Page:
It was obvious early on that my son Mason was spirited. He slept horribly at night, and the only way I could keep him happy all day was by taking him outside for extended periods of time. My husband’s job is rotational and far away from us in Alaska, so we realized that it made the most sense for me to become a full-time parent. I gradually went from full-time website consultant and freelance content creator to part-time jobs here and there, and then those jobs became more occasional, and then I was “just mom.”
This new job was foreign to me, but the worst part was when people started asking me, “So, are you just a stay-at-home mom?” I know people don’t mean it to be offensive, and it’s something a lot of parents wish they could do. But it makes me cringe. I always used to want to spit back, “No, I am raising a human, and it’s really hard work. If I just stayed at home all day, my child would destroy me, because he’s a constant moving ball of energy. So, I’m actually a ‘stay-outside mom.’”
I never said any of this, but I became it. And I really committed. I branded myself as a stay-outside parent, built a website for other escapees like myself, and called it Hike It Baby. There are a lot of stay-outside moms (and some dads), and they come in all shapes, sizes, and skill levels. We all have one thing in common: kids who just can’t be inside.
There are other reasons to be a stay-outside parent: escaping from stacks of dishes, dealing with anxiety about how to entertain a baby for 12 hours straight, or combating the fear of missing out on one’s former pre-baby outdoor life.
And there are lots of ways to be one. You learn to be creative about diaper changes in the middle of a Northwest downpour in a cramped 2003 four-door Toyota Prius. You find more trails to explore than you ever would have found without a child, because they’re too easy to be in the guide books. You seek out relaxed indoor spaces like nature centers where people won’t glare at your child as he destroys their books and toys. You make friends who’ll still call back after a playdate when your overstimulated child bopped their sweet child on the head, for no good reason, in the middle of a park. You accept that your three-year-old might eat stale Cheetos for lunch if you forget to bring your cooler to the trailhead.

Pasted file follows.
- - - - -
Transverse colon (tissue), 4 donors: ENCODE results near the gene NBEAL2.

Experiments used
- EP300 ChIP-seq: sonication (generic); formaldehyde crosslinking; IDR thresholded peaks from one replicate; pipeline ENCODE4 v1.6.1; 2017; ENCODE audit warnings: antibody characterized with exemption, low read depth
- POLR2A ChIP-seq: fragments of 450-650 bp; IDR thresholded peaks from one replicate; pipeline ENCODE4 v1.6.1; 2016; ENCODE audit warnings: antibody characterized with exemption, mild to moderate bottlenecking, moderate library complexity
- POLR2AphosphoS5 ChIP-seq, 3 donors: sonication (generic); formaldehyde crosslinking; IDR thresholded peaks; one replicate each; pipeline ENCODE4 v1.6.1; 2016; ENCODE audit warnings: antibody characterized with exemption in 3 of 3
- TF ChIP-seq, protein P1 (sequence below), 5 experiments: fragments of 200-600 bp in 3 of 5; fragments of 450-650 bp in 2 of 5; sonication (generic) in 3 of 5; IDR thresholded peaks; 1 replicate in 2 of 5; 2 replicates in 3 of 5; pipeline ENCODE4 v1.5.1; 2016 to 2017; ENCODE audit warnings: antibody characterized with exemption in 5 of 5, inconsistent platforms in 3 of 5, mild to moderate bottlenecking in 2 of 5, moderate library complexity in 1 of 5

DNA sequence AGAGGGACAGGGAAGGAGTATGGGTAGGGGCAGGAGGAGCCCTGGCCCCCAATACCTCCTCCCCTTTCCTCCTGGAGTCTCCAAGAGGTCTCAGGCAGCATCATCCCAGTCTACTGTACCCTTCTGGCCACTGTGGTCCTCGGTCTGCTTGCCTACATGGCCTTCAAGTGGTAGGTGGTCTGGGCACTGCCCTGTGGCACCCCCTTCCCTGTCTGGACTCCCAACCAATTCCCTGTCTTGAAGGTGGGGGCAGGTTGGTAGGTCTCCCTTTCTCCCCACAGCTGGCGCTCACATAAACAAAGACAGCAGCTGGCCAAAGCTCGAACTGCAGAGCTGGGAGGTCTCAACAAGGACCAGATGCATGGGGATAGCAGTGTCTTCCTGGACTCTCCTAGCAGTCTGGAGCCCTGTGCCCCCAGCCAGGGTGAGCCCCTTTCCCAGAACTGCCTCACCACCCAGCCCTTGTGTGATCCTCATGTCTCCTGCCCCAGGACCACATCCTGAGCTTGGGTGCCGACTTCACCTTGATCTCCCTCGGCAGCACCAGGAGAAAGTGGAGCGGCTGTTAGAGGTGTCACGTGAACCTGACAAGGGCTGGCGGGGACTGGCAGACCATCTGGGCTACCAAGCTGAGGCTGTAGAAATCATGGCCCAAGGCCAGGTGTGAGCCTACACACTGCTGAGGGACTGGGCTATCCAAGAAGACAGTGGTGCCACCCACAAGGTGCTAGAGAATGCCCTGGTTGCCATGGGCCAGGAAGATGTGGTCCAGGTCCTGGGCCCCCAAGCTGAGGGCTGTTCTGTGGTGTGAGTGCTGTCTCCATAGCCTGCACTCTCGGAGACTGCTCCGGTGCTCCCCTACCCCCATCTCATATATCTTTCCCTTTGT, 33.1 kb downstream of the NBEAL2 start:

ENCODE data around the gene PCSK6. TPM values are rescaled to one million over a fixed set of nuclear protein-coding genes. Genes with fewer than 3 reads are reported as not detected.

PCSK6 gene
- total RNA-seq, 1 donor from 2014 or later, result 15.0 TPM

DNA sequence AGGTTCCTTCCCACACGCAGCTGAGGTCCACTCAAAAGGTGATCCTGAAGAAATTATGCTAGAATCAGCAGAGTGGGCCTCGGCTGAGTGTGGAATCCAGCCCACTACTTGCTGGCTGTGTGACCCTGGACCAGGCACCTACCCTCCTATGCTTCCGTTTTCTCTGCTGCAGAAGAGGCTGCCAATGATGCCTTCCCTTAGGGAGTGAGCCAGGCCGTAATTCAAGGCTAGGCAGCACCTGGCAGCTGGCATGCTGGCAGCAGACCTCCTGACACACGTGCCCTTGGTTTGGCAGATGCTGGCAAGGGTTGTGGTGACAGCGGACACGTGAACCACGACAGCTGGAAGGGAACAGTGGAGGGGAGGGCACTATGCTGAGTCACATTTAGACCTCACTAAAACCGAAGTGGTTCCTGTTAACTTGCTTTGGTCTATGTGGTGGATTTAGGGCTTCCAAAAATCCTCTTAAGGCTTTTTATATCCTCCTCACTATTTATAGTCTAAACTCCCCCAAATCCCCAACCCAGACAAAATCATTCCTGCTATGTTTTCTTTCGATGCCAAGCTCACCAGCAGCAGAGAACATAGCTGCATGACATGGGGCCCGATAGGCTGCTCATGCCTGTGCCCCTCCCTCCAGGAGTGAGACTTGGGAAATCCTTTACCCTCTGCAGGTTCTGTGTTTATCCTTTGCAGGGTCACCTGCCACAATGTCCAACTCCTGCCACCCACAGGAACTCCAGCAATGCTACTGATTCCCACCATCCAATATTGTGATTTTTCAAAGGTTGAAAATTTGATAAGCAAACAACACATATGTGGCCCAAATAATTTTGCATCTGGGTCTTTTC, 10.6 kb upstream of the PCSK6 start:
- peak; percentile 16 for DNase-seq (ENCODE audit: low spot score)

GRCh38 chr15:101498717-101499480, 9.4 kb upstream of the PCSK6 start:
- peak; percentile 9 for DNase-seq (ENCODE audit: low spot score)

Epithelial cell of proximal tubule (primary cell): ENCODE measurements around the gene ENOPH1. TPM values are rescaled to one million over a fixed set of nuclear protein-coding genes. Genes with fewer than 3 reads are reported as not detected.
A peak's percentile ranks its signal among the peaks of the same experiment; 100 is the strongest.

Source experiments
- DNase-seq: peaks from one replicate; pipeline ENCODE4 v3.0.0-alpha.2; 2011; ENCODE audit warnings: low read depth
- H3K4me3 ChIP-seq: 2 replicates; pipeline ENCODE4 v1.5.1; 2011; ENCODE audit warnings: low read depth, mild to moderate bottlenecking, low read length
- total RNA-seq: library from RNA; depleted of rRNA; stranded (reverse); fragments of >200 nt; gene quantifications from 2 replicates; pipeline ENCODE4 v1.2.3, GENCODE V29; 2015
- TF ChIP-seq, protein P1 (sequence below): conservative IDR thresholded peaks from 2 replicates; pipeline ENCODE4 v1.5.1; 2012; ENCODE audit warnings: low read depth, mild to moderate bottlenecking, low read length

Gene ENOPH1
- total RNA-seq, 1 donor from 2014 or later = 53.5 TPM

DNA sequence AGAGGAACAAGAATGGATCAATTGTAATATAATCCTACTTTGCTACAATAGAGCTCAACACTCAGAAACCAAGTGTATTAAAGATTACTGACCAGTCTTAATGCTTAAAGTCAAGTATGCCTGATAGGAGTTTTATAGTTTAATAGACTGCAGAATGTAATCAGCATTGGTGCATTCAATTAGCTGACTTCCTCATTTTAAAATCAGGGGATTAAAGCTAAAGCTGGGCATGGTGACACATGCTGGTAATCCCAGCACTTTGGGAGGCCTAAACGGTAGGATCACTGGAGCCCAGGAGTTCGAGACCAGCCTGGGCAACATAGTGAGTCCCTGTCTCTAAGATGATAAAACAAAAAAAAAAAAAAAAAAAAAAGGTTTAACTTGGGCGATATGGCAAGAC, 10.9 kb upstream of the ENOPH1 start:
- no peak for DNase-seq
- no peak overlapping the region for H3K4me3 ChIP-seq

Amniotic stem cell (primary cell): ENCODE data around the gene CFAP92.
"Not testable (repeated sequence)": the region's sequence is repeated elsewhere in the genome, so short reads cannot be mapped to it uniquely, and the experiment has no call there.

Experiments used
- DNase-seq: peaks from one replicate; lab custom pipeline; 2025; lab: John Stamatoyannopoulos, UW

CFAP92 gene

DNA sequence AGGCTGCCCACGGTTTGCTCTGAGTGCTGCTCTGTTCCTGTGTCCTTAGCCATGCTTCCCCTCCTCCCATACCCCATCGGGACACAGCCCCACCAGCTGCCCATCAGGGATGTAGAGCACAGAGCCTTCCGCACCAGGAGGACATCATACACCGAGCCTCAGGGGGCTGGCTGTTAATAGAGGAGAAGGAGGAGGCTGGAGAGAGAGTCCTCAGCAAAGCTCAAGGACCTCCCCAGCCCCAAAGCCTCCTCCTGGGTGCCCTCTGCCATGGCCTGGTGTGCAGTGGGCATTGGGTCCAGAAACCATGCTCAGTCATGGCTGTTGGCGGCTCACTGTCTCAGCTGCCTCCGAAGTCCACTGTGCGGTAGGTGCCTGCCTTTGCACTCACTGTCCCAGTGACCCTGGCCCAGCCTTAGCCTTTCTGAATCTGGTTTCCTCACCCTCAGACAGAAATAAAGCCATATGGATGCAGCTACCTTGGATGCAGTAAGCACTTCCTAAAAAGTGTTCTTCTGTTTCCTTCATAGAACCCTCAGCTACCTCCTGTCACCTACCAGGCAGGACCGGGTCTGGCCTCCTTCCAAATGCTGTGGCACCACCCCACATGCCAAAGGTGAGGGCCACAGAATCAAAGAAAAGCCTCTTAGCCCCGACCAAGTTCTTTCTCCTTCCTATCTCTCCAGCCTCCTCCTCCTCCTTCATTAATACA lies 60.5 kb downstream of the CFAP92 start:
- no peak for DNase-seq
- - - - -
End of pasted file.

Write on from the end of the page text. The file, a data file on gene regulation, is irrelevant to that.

In hindsight, I now see that being a stay-outside-parent was good for me. It helped me muddle through postpartum depression in the early days, when I felt like I had no clue how to parent. Later, regularly being outside with other moms helped me open up and talk out my feelings about how Mason seemed different from other kids. He struggled with birthday parties, daycare—anything indoors, really—and it was on hikes, swapping stories with other parents, that I didn’t feel so alone.
It also helped my relationship. My husband is an extreme introvert to my very extroverted personality, and he could relate to me better as I became more of a stay-outside mom. The trail was the one place we seemed able to talk out fights or have serious discussions about Mason and life. I didn’t know this about my husband before we started spending heaps of time hiking—at first to help keep Mason calm and manageable, but then for ourselves as well.
And the outdoors have given me confidence and stronger parenting intuition. When you choose stay-outside parenting, you know that when all else fails, hiking is the only thing that will change your Tasmanian devil back into a human. Even if it’s 8 p.m. And that’s just the way it is.
Being a stay-outside mom is a job. It’s a sanity tool. It’s cheaper than therapy and has proven health benefits for everyone involved. And it makes potty training way easier. (Mason currently pees everywhere except in the bathroom. We’re working on it.)
So the next time you ask someone if she’s “just a stay-at-home mom,” rethink how you’re saying it. Parenting is hard, no matter where you do it. Add in an unexpected hailstorm, a heavy mosquito year, and a screaming three-year-old, and that mom should get a gold medal just for getting out the door.